• Not enacted
    The President has not signed this bill
  • The house has not voted
  • The senate has not voted
      senate Committees
      Committee on the Judiciary
    IntroducedAugust 23rd, 2018

What is Senate Bill S. 3372?

This bill, the Asylum Abuse Reduction Act, would require asylum officers at U.S. embassies and consulates to conduct credible fear screenings before admitting unauthorized immigrants entering from Canada or Mexico who are seeking asylum into the United States. Under this process, immigration officers wouldn’t be able to admit unauthorized immigrants into the U.S., and would instead have to instruct them to schedule an asylum hearing with the most convenient U.S. embassy in Canada or Mexico. During these hearings, asylum officers would conduct in-person interviews to determine whether the unauthorized immigrant meets the requirements to be granted asylum in the U.S. Unauthorized immigrants could be granted asylum if they: Had been persecuted in their country of origin on account of their race, religion, nationality, membership in a particular social group, or political opinion; or would be subject to torture if they returned to their country of origin.

Failure to show up for immigration court would result in a bench warrant for an unauthorized immigrant’s arrest.

This bill would also make the Secretary of Homeland Security (DHS Secretary) responsible for establishing an alternatives to detention pilot program. Under such a program, unauthorized immigrants could be released into the supervision of qualified organizations with federal government contracts to facilitate their compliance with all stages of their immigration proceedings.

Unauthorized immigrants could only participate in the pilot program if they:

  • Certify that they will comply with all stages of the immigration proceedings, including removal, if ordered;

  • Acknowledge that they are only entitled to a single appeal of an immigration judge’s decision; and

  • Sign a privacy waiver.

Unauthorized immigrants who fail to comply with the requirements of the pilot program could be subject to arrest, detention, and expedited removal proceedings.

The DHS Secretary, in consultation with the Director of U.S. Immigration and Customs Enforcement (ICE), would be responsible for developing performance metrics for organizations that run pilot programs. These metrics would include rates of absconsion, arrest, completion of immigration cases, and any other metrics that the Secretary determines measure compliance with performance standards. If an organization running a pilot program failed to comply with performance standards, the DHS Secretary could require it to return funds paid to it during the noncompliance period, terminate its contract, or impose any other penalty authorized by the contract.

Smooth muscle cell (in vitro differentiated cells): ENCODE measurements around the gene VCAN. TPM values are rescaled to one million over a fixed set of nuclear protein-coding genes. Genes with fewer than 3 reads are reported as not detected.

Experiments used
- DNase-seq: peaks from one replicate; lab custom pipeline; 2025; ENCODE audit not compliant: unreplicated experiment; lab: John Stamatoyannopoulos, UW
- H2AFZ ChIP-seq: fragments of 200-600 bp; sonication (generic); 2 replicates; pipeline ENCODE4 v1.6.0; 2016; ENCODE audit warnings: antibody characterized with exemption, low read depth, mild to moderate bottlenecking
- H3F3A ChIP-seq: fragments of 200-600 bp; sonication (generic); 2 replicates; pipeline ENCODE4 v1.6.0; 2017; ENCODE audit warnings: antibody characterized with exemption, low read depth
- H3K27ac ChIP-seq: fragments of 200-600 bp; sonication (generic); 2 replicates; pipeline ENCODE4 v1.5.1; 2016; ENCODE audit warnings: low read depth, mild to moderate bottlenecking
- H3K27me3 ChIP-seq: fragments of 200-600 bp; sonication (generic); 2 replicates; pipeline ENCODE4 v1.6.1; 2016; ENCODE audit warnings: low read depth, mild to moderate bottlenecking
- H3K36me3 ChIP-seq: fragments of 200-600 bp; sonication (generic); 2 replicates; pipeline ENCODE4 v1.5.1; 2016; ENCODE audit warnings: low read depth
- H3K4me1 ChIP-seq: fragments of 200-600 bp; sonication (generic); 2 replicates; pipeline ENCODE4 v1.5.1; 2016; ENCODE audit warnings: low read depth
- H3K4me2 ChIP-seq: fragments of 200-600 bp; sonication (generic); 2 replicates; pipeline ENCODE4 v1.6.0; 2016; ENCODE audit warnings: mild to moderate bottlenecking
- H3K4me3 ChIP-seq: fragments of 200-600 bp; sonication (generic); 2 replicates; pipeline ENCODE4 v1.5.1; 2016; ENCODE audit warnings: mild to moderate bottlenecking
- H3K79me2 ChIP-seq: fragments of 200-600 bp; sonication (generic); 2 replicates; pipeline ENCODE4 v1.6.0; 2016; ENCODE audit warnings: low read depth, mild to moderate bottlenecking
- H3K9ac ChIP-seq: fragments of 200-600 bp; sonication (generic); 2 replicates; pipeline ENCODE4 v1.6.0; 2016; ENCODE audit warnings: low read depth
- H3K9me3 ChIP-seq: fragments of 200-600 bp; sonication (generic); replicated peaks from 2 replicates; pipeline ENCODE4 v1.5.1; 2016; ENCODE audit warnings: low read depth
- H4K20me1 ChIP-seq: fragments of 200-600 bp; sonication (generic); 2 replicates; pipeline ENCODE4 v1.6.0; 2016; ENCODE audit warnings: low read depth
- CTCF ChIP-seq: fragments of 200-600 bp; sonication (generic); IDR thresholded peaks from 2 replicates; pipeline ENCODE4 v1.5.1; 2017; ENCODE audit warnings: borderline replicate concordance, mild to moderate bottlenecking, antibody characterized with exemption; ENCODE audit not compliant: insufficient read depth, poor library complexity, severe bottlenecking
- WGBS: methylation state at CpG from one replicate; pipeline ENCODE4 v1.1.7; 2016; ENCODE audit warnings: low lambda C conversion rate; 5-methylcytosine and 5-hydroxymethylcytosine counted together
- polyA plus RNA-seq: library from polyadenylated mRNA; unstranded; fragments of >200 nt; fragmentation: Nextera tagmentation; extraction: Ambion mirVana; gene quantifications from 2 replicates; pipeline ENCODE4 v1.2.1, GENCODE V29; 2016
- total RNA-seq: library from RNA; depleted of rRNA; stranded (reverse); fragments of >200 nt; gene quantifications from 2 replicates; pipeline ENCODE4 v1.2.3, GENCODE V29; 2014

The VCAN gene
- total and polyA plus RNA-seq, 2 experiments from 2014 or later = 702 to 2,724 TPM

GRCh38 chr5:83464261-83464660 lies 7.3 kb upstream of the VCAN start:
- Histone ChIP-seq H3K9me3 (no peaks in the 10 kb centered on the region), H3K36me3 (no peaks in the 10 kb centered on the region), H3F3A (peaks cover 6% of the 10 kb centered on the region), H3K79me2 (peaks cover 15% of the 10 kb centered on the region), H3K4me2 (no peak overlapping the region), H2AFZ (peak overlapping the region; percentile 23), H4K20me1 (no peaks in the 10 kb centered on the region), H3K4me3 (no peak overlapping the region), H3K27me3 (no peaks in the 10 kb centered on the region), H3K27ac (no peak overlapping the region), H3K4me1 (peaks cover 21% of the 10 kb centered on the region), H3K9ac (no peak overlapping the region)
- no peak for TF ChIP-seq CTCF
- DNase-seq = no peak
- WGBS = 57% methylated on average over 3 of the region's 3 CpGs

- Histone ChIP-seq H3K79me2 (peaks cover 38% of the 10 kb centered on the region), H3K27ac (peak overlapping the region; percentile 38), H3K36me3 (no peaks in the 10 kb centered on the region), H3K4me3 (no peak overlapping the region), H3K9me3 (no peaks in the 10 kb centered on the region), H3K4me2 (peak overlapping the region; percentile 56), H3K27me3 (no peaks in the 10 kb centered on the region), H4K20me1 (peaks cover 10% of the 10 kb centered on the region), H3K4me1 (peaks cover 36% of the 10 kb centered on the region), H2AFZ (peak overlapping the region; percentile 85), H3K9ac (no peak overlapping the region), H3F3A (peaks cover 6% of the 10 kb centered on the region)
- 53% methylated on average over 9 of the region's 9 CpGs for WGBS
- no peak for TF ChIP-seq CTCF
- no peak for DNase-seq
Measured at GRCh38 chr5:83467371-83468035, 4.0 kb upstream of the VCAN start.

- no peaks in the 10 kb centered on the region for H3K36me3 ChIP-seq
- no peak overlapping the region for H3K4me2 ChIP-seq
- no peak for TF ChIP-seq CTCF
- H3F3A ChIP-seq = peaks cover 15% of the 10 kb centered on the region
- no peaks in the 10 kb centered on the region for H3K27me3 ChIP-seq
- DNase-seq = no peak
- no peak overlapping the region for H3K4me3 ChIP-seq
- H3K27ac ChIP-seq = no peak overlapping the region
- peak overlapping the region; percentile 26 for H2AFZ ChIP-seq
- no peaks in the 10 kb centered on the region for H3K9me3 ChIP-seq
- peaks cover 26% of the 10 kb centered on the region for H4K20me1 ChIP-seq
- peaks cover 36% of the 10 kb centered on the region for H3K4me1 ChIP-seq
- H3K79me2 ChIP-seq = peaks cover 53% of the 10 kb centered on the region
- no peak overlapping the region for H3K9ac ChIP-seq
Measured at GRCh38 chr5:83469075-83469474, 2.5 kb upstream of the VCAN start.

Finally, the DHS Secretary would submit a report to to the Committee on the Judiciary of the Senate, the Committee on Homeland Security and Governmental Affairs of the Senate, the Committee on the Judiciary of the House of Representatives, and the Committee on Homeland Security of the House of Representatives on the implementation of the alternatives to detention pilot program.

Impact

U.S. asylum officers; Department of Homeland Security; U.S. Immigration and Customs Enforcement; Committee on the Judiciary of the Senate; Committee on Homeland Security and Governmental Affairs of the Senate; Committee on the Judiciary of the House of Representatives; Committee on Homeland Security of the House of Representatives; Secretary of Homeland Security; and Director of U.S. Immigration and Customs Enforcement.

Cost of Senate Bill S. 3372

A CBO cost estimate for this bill is unavailable.

More Information

In-DepthSen. James Inhofe (R-OK) introduced this bill to complement the president’s plan to build a wall by addressing immigration loopholes to strengthen the asylum process’ integrity and ensure it is only used by individuals who are genuinely seeking asylum:

“We need to build the wall along the southern border, but we also need to close all of the loopholes that illegal aliens use to come into this country. Smugglers and illegal aliens have attempted to use false claims of asylum to gain entry to the United States. By reforming our asylum process, we can minimize false asylum claims, ease the backlog on our immigration courts and end ‘catch and release’—all while improving the process for those who truly need it. My legislation is just one part of improving our nation’s border security. Paired with building the wall, increasing support for ICE and Customs and Border Patrol and eliminating sanctuary cities, we can make a meaningful reform to improve our immigration process and protect American families.”

Andrew Arthur, a former immigration judge and current fellow at the Center for Immigration Studies, which advocates for lower levels of immigration, is skeptical about the validity of many credible fear claims, arguing that “credible fear” has become an overly broad legal “catchall for truly inventive lawyers.” Arthur praises efforts to tighten the asylum application process, saying, “One, it is going to streamline the system. Two, it's going to cut down on the number of claims that are inevitably going to be found to be invalid."